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wait a minute, the prime minister of the uk, one of the most powerful men in the world, they don't just casually drop him into the hospital unless it is serious. what are you hearing about his condition and his prognosis from your sources there in the uk? >> i'm quite good friends with members of boris' family, siblings with boris. one of them, leo, his middle brother, texted last night that he is strong as on ox and they're confident he'll pull through. he is robust. he might not be slim. he might not be as thick as some people. he is an extremely durable model. let's put it that way. the element here, boris is a cla classist. the element here of potential greek tragedy, you know, can't be overlooked. he did, as his government did, maintain a stance of herd
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immunity for many, many weeks. he went out, and by his own admission, he was happy going around hospitals, as a politician does, he said, shaking hands with people, and would continue to do so. tragically, he got struck down by this. what katty was saying about downing street's communication of his condition is, i think, quite significant. they were saying he was fully in charge, carrying out normal prime ministerial duties, until last night. when, in fact, as we see, dominic raab is de facto number two. hasn't spoken to him since saturday. so clearly there is some skepticism about what downing street is telling us. hopefully katty is right, and others are right, in saying he has been moved into an icu and given oxygen preemptively, rather than because he's in a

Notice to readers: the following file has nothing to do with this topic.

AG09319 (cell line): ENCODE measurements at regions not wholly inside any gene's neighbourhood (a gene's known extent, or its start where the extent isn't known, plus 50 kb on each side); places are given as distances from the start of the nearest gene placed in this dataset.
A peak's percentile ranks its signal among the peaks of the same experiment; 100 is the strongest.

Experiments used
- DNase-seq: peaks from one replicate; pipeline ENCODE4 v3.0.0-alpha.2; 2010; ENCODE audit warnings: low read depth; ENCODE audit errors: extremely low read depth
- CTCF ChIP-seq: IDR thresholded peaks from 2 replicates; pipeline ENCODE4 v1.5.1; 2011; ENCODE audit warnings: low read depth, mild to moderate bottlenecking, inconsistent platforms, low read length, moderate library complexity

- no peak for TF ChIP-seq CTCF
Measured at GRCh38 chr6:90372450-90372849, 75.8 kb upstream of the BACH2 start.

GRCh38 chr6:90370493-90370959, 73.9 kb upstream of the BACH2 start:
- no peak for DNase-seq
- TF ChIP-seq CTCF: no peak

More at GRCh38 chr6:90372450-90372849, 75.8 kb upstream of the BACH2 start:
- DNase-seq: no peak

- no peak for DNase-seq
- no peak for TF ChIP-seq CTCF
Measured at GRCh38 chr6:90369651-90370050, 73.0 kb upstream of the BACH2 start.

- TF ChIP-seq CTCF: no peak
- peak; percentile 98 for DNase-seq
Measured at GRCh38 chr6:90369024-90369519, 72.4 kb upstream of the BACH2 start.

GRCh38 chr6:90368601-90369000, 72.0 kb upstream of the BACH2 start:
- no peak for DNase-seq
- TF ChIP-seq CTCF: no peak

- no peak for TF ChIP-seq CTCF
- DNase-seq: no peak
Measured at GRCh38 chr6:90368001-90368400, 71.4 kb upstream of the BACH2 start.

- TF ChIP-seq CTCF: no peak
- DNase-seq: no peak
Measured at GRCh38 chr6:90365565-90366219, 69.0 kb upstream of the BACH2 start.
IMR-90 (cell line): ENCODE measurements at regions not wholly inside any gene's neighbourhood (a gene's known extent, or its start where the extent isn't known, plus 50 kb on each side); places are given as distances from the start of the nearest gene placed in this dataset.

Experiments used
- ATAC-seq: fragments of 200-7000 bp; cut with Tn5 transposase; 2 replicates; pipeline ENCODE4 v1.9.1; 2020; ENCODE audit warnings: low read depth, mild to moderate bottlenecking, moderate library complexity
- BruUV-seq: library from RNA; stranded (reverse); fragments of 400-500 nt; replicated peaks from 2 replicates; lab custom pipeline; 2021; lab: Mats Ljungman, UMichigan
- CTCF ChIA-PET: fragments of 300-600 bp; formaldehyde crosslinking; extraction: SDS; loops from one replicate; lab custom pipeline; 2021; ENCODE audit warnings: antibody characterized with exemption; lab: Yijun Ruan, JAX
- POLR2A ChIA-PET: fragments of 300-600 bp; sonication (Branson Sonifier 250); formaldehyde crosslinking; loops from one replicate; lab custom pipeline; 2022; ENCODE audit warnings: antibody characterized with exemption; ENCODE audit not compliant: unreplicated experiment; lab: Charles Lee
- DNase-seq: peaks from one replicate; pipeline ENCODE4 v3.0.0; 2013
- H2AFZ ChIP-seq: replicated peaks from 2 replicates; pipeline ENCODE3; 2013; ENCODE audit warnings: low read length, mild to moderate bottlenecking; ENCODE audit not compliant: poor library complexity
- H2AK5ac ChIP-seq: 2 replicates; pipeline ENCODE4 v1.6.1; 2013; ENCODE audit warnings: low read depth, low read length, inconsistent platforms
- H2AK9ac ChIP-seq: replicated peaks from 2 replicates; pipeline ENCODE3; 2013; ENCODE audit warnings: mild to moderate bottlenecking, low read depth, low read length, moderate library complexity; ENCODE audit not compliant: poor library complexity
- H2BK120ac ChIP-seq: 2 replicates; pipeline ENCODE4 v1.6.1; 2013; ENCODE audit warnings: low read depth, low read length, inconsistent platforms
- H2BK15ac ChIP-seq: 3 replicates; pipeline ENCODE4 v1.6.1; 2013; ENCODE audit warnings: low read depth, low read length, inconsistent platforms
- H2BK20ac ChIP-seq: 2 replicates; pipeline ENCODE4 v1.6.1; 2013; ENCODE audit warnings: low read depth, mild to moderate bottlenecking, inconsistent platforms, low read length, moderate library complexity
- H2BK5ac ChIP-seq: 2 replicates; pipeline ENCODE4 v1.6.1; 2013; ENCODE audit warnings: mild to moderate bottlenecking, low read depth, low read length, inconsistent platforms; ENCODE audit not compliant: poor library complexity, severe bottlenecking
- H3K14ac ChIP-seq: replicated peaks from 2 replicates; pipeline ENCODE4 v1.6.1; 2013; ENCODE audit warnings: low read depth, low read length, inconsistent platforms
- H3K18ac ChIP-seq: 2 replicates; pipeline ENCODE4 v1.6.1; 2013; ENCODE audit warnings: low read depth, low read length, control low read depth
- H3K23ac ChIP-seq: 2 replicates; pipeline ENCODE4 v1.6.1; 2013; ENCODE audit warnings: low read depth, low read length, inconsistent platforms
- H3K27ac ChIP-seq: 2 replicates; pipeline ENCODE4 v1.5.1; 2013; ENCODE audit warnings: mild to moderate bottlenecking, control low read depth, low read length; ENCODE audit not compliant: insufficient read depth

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critical condition. but i think a lot of people are worrying that it is worse than that. i have to say though, from hearing from boris' family, they've got -- they give him pretty high marks in terms of his robusrobustness. >> ed and katty, can you all briefly tell us about dominic raab, the man who for all practical purposes is running the british government right now? >> yeah. you know, we don't have the same constitutional lineup that you do here in the u.s. unfortunately, in a position like this, where it is clear what the line of succession is. so it was the prime minister who appointed dominic raab effectively to deputize for him. he is a guy who had been involved heavily in the brexit negotiations. he's very much on the brexit side of boris johnson's political wing of the family. he's currently the foreign secretary for the uk. he's, as you saw in the clip, i